Ryan Dempster won’t make excuses, but he’s had to deal with some personal issues this year as well as trying to get his job done on the field for the Cubs. Dempster’s daughter, Riley, was born prematurely in March. She has a rare form of DiGeorge Syndrome, which, in this instance, means a missing part of a chromosome is creating a condition that disrupts her natural swallowing reflex. It’s difficult for her to keep food down.
Dempster has confided in those close to the team about his daughter’s situation, including the Cubs beat writers, but the story was made public on Sunday in the Chicago Sun-Times. The 2-month-old is hospitalized, with a tracheotomy tube in her throat.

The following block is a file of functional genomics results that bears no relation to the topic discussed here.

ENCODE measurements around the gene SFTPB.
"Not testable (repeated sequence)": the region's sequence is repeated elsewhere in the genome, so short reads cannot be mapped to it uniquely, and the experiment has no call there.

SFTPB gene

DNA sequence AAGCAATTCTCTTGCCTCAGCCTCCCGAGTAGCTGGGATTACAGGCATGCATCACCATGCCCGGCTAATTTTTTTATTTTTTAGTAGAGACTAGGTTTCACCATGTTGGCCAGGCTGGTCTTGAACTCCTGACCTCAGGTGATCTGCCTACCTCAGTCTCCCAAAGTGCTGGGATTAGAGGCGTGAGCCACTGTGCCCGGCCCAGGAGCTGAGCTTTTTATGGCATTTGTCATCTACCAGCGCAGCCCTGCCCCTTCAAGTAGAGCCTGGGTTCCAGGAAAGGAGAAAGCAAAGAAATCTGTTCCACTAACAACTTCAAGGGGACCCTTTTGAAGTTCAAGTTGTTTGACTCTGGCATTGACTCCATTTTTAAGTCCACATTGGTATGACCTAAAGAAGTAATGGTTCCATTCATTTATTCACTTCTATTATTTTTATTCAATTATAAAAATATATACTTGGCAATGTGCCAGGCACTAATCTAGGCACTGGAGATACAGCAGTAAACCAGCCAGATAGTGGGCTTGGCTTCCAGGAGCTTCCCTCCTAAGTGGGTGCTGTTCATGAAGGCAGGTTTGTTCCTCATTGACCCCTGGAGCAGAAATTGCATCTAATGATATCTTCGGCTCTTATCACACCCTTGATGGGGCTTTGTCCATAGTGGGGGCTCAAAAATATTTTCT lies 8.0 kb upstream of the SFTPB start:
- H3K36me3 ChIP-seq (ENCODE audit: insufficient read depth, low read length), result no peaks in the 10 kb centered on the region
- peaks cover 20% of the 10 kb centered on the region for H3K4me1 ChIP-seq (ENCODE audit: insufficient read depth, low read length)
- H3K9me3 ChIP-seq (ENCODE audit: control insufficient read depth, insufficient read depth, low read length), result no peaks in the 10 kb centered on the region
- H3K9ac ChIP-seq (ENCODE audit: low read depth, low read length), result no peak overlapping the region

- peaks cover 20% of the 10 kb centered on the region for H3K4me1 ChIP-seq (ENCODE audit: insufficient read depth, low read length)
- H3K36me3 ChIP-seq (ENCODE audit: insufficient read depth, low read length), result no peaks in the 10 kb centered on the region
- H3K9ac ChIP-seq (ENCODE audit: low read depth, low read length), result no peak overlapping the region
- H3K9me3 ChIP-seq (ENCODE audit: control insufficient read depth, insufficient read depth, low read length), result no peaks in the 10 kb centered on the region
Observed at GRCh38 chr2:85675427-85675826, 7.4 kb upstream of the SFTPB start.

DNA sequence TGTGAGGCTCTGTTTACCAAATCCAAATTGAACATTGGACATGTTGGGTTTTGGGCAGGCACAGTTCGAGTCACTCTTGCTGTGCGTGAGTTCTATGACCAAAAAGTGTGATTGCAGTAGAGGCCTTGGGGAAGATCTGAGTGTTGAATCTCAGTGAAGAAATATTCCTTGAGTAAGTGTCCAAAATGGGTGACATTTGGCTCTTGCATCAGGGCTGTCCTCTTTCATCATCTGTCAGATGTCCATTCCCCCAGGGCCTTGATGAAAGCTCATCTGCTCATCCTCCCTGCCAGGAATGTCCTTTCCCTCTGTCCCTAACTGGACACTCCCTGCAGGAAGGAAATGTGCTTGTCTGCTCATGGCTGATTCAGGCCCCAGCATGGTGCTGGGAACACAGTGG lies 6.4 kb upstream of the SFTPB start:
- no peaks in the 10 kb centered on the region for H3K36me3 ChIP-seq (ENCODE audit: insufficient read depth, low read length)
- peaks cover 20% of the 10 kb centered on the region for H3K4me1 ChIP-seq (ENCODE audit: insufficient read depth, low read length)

“I wouldn’t wish that on my worst enemy,” Dempster told the Sun-Times. “I wouldn’t wish the person I hate most in the world to go through that because I wouldn’t wish any little kid to have to go through that.”
He has returned to Chicago as much as possible to be with her, and even gave blood for an operation she needed. He went public to help raise awareness for the condition that often goes undiagnosed or misdiagnosed in infants for lack of a genetic test.
“There’s anger,” Dempster said. “When your daughter’s sitting there in the hospital, and she’s been in there for two months now, there’s an anger inside you because no little kid deserves that. Hopefully, by the end of this month, she’ll be home.
“But it’s like, how do you not let it out? I think that’s why I was having those big innings [during an early stretch of starts], because I’d be cruising along, cruising along, and then all of a sudden I get in a situation where I get frustrated, and then I’d start thinking and getting mad at the wrong things, or getting mad at an umpire not calling a strike.”
— Carrie Muskat